The CDC Just Took This Important Step To Reopen Schools

In case you hadn't noticed then again parents with young children most certainly would have it has been 12 months since brick-and-mortar schools across the country were closed and went online because of the coronavirus outbreak (via Education Week). And while President Joe Biden has made vaccinating school and child-care workers a priority, there are a set of recommendations which stand out, and which the CDC just made, which can go a long way in keeping schools safe. 

Aside from mask-wearing and social distancing, the CDC is now calling on school and child-care workers to make it a priority to ensure fresh air flows into classrooms by allowing for more ventilation. This can be done by opening doors and windows, weather permitting, and by using fans to allow air to continue circulating. The guidance, which was adopted at the end of February, also encourages teachers to hold activities outdoors, when weather or other circumstances permit. The same recommendation of keeping fresh air flowing applies to school buses, where windows can and should remain open if it isn't a safety concern.

Good ventilation will be critical to safely bringing children back into classrooms

Public health experts like Dr. Eric Feigl-Ding of the Federation of American Scientists considers the recommendations a step in the right direction, because back in February, the CDC had not considered ventilation as a priority for the reopening of schools, even though several studies show that the COVID-19 virus spreads more quickly indoors because of a lack of ventilation (via Twitter).

Using devices such as HVAC upgrades, air cleaners, CO2 monitors, and the use of premium masks are considered critical to not just getting schools to reopen safely, but keeping them safe, too. $170 billion worth of funding was included in the COVID-19 rescue package to help schools reopen safely, and the money is meant to cover everything from modernizing HVAC systems to buying equipment and cleaning supplies that will keep classrooms safe. The money is also meant to help deal with the learning loss which students experienced from having missed a year of school (via National Education Association).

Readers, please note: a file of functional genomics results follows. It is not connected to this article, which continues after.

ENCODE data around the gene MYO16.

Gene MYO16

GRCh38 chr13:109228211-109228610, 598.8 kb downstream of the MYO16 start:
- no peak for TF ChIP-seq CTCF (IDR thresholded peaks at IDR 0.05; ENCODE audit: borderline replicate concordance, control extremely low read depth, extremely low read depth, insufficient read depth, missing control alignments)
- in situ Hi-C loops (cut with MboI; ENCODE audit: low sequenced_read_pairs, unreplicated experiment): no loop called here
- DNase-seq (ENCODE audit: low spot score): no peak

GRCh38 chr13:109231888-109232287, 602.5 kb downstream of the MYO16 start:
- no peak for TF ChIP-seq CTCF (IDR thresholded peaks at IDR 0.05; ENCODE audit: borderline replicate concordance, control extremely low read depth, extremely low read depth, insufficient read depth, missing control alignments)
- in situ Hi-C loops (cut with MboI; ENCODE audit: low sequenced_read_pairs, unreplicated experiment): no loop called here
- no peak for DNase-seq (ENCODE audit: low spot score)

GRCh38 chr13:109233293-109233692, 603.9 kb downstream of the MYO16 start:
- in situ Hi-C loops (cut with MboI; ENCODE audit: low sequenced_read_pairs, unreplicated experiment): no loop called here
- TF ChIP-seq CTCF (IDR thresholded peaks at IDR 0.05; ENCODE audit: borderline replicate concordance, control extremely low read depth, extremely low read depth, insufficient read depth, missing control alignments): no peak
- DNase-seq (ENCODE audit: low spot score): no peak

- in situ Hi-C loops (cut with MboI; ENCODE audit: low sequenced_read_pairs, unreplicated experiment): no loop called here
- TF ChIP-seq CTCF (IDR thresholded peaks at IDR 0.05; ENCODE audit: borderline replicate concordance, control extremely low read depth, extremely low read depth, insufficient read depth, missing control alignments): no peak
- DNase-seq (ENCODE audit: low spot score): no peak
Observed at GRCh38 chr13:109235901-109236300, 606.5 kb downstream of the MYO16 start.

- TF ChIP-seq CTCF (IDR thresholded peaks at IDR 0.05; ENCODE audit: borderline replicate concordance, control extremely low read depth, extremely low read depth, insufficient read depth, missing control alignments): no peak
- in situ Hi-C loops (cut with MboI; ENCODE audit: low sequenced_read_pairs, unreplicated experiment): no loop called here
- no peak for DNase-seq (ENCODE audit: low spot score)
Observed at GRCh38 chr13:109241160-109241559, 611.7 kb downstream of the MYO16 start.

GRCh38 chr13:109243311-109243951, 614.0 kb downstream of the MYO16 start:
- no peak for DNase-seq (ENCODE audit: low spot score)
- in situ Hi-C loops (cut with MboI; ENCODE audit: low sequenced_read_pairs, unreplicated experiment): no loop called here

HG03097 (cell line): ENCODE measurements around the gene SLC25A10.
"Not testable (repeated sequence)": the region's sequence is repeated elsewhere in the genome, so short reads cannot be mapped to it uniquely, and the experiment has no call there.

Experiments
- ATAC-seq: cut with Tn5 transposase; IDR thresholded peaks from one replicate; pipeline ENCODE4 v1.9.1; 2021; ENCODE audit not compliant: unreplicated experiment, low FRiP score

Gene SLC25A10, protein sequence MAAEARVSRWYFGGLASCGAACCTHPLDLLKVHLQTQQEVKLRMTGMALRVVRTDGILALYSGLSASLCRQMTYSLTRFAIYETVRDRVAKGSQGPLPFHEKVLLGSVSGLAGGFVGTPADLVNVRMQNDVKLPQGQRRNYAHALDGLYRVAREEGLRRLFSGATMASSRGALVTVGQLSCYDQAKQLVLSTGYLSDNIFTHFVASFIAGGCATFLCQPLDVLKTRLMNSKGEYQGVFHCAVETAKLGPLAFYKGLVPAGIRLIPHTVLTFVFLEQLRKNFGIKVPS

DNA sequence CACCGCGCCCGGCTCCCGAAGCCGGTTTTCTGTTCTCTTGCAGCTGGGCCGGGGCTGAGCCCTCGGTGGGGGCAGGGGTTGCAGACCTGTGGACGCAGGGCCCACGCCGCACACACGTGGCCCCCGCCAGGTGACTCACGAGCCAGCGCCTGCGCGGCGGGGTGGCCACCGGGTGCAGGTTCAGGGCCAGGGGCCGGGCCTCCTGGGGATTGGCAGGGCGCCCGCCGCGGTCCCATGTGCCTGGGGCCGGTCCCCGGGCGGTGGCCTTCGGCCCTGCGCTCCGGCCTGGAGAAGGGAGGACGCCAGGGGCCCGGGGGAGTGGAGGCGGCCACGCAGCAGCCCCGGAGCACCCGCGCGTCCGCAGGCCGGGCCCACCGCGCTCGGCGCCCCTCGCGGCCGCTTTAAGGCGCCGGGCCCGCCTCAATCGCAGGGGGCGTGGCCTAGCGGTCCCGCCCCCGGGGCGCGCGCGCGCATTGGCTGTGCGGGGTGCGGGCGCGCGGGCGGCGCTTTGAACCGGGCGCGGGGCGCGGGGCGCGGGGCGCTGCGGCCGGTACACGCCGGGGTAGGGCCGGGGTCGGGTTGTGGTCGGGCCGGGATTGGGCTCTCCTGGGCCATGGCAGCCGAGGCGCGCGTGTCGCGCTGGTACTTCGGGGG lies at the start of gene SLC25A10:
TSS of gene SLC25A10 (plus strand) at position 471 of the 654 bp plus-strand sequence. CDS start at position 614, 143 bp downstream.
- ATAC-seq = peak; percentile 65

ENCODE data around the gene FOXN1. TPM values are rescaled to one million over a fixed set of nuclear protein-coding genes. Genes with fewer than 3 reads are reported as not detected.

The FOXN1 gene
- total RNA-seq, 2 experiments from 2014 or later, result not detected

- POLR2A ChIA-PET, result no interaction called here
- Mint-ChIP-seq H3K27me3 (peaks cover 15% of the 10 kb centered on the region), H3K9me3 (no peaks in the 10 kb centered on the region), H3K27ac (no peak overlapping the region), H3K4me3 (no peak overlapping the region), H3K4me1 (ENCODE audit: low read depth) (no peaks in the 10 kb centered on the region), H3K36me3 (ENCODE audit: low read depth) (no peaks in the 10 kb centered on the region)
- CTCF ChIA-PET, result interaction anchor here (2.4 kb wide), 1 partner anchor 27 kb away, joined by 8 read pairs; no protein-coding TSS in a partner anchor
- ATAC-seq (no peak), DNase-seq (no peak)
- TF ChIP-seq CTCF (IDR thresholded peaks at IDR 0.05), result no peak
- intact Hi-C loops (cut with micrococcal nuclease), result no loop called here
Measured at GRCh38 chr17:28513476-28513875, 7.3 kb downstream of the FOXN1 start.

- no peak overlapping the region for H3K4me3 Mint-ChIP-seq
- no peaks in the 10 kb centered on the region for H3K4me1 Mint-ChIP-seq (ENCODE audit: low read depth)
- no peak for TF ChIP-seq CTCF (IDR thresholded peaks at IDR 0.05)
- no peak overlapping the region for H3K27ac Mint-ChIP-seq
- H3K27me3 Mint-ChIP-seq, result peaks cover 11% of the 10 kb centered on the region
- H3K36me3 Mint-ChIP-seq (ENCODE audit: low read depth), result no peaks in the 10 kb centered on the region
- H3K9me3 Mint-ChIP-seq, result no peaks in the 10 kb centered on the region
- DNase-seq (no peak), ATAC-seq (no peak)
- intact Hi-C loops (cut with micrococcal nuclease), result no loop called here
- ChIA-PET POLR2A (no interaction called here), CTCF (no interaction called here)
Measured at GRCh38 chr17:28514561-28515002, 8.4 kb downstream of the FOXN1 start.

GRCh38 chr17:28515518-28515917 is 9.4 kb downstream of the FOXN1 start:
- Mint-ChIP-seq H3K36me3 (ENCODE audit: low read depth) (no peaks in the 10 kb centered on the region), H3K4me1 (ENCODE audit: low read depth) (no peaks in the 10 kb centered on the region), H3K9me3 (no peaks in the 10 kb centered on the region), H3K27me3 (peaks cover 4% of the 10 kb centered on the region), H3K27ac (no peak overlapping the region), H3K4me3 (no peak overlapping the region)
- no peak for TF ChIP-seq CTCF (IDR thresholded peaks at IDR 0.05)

Reopening schools is still a contentious issue

Even though the Biden administration has made reopening schools a priority, it is still considered to be a contentious issue, because schools need to stay on top of the latest research involving how the virus behaves so it can keep both staff and students protected. Then there is a matter of turning public policy into action, because everything scientists have been able to articulate so far needs to be practiced at schools. "There's a difference between public health mitigation policies when we think them through and when we write them down, and then when we try to implement them," Washington DC-based epidemic expert Theresa Chapple told MIT Technology Review. "We see that there are barriers at play."

To prevent clusters from taking root and hurting the wider community, Chapple says it is important for schools not just to have reopening plans but closing plans, too, because everyone needs to be on the same page if they have to acknowledge that whatever it is they might be doing is not working. While coronavirus infection rates are on a downward slide in the U.S., over 50,000 cases are still being reported daily (via The New York Times) and that's a number that the country's pandemic expert Dr. Anthony Fauci says he's not happy with, even if the rest of us are a bit more relaxed about it, at least for now.